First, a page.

• Pre-installation meetings are recommended to cover all aspects of the installation and materials. It is recommended that a distributor or manufacturer’s representative be included.
  • Sample panels and full system mockups should be constructed, documented (photographed) and approved by the landscape architect before work begins. Mockups shall be the standard of workmanship expected.
  • Typical industry standards for installation are:
    • Provide 1/16” to 3/16” sand filled joints
    • String and chalk lines must be used to keep bond lines straight. “Straight and true bond lines shall not deviate more than 1⁄2” at the end of 50 feet.”
    • Surface flatness is to be +- 3/8” over 10 feet
    • Lippage 1/8” maximum
    • No work shall be done when materials are wet or frozen and for bituminous installations there are temperature constraints referenced in the BIA Tech Note 14B.
    • Pavers must be blended from a minimum of three pallets unless they are factory blended.
    • Bituminous set pavers should be rolled/compacted in order to achieve full bond and reduce lippage.
    • Pavers must be protected when compacted using rubber rollers, pads on compactors, plywood or other means of protection.
  • All material must be inspected upon arrival and during installation by the contractor. Any irregularities must be reported immediately. Installing of any visually defective material by the contractor becomes the responsibility of the contractor.
  • Commercial/municipal vehicular installations should be 4x8x2 3⁄4”, beveled and lugged, in a herringbone pattern, with no paver less than 1/3 of a full unit. Traffic should not be allowed on pavers until the area is fully completed and the joints are completely filled with sand. Consult WG regional sales staff for boardwalk vehicular guidance.
  • All work must be protected from any damage by other trades, general construction traffic and all other traffic until project is accepted as complete.
  • Consult manufacturer’s cleaning and maintenance documents. WG pavers are “sealed” with a siloxane-based water proofer. Always test small areas when applying any cleaning or sealing or other agent. This treatment does not prevent staining due to grease, oil and/or other contaminations.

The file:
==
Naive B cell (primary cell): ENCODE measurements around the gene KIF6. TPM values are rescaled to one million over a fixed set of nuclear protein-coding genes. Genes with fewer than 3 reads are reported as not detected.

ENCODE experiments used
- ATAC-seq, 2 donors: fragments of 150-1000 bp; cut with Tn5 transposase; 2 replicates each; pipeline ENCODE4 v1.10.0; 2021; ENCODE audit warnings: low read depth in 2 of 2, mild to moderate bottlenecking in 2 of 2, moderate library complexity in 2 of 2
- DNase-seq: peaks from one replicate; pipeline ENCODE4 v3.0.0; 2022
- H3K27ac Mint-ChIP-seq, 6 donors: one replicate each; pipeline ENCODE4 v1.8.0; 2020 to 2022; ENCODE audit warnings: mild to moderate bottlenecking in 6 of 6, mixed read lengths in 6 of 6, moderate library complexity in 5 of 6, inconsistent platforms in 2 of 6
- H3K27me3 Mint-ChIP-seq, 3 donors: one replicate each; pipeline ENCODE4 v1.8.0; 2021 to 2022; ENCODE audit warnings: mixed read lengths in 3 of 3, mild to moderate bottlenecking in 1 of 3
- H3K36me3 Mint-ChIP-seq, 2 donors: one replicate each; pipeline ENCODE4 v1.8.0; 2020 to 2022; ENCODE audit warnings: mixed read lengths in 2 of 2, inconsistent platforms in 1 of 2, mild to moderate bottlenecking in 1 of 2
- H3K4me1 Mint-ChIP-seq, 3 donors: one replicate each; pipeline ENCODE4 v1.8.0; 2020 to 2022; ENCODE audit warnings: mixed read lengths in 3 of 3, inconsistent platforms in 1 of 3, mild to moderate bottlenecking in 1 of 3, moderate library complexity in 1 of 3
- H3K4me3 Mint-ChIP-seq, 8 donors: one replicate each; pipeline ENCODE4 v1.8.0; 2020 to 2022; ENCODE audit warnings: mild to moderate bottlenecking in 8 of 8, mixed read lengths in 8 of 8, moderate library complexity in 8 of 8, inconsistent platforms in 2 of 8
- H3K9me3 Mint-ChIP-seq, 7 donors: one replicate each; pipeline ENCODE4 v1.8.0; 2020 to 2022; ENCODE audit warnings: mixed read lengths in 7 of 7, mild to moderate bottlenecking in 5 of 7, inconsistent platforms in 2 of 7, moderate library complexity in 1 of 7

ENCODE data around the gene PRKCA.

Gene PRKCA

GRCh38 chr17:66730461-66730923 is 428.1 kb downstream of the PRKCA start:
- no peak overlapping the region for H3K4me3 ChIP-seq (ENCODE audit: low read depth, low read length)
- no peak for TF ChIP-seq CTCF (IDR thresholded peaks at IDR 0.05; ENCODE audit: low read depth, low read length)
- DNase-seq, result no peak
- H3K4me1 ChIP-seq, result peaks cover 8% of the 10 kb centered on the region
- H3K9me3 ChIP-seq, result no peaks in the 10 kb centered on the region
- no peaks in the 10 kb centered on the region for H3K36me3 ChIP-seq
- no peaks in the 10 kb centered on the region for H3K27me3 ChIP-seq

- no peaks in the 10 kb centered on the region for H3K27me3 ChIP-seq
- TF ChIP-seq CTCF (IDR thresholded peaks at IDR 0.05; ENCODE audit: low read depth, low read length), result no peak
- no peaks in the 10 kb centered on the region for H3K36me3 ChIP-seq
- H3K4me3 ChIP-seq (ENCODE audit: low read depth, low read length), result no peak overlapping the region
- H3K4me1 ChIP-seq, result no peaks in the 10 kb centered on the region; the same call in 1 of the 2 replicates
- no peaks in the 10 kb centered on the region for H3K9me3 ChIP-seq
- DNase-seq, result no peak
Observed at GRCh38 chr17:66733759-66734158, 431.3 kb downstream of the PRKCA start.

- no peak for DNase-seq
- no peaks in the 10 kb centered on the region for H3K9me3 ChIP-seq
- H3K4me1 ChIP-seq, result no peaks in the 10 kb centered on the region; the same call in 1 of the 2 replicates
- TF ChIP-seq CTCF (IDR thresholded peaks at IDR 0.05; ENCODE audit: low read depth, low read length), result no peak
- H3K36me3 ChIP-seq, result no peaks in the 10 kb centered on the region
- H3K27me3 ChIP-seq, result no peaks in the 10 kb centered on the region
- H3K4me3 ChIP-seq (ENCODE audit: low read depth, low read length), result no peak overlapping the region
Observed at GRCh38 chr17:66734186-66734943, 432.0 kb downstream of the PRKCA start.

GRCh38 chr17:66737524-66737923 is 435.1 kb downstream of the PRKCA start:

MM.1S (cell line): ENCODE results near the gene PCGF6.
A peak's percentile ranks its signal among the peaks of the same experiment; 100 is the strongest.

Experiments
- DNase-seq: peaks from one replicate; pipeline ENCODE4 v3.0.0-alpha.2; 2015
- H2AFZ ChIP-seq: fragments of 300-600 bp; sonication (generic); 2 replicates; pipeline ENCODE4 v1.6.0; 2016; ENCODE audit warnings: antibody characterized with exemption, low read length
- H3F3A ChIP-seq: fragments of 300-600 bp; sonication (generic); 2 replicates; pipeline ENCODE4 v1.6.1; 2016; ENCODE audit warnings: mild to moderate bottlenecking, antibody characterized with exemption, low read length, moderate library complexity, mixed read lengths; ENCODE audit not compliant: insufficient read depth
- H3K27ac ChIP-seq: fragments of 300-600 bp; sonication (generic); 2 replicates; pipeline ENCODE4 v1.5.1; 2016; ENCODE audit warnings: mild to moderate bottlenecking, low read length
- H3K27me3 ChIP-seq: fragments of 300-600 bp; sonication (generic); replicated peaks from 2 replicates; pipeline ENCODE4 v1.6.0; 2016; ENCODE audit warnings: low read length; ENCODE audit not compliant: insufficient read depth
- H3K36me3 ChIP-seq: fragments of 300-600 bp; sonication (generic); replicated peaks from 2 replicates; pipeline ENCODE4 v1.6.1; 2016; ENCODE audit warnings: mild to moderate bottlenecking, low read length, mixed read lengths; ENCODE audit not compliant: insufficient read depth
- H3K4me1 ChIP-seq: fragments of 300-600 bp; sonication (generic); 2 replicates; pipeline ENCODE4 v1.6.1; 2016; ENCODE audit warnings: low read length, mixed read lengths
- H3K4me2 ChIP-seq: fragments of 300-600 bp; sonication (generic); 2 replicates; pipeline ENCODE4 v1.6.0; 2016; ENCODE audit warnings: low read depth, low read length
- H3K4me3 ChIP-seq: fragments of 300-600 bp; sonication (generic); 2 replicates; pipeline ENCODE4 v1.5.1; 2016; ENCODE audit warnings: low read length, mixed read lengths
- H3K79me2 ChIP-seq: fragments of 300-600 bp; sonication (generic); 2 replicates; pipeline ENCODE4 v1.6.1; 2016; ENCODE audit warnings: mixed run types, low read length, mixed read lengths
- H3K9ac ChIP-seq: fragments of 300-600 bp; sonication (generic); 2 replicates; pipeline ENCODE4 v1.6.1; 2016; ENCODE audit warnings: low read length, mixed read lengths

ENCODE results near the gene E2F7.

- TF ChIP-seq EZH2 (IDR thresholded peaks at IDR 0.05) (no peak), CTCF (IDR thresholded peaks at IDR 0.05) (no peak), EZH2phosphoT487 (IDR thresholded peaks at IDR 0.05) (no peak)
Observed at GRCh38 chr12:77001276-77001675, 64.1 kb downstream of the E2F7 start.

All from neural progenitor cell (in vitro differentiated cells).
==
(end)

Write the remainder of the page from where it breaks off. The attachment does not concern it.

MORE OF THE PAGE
• Consult BIA’s Tech Notes, ASTM C902 and C1272 for additional information.
  • Review WG’s “Terms, Conditions and Warranty of Sale” available from your distributor.

Brick Industry Association Technical Notes (BIA), referenced above, are available here or at www.gobrick.com.

Download a copy of these clay paver installation recommendations.

Clay Paver Installation Recommendations Whitacre Greer

 

Janet’s Story Concludes

Our change in management philosophy began to pay off in many ways, most prominently through our safety programs, which were a high priority. We began to receive many awards for our safety record and received a special award in 2011 for going 533,615 hours without a lost time accident from 2007 to 2011. We also received awards from the Brick Industry Association and The Refractories Institute for our safety and environmental practices.

We have continued to improve the quality of our products and successfully added several new salespeople who have great knowledge in the industry. We continued our market presence of a high-quality, high-cost and specialized paver. We began to receive many awards from various industry groups for jobs using our pavers. In addition, Whitacre Greer received the 2015 Business Excellence award from the Canton Chamber of Commerce. We are looking to the paver market for continued growth, once we are able to produce more through the completion of the kiln renovation project.

Janet Kaboth, 2015

board-of-directors

4th and 5th Generation Whitacres

4th and 5th Generation Whitacres

With the receipt of the money from the lease rights, we began the new grinding room project at the end of 2011. The new grinding room opened in March 2012 and from the first day, was a huge success, using some new technology and new equipment to allow us to grind more efficiently and consistently, with better costs and much less maintenance. The Chesapeake funds allowed us to spend over $7 million to improve areas at the plant during 2012, 2013 and 2014, beginning with the new grinding room. John III negotiated the Chesapeake deal. In one day, he made more money for Whitacre Greer than 96 years of profits from making clay products.

In addition to plant improvements, the Chesapeake funds also allowed us to clean up some of the past financial items that remained on our balance sheet. We terminated the two defined benefit pension plans that remained open although he had stopped any benefit accumulation in 1990 when we started our 401(k). Additionally, we retired the preferred shares, which had plagued us for years with the mandatory accrued dividend each year.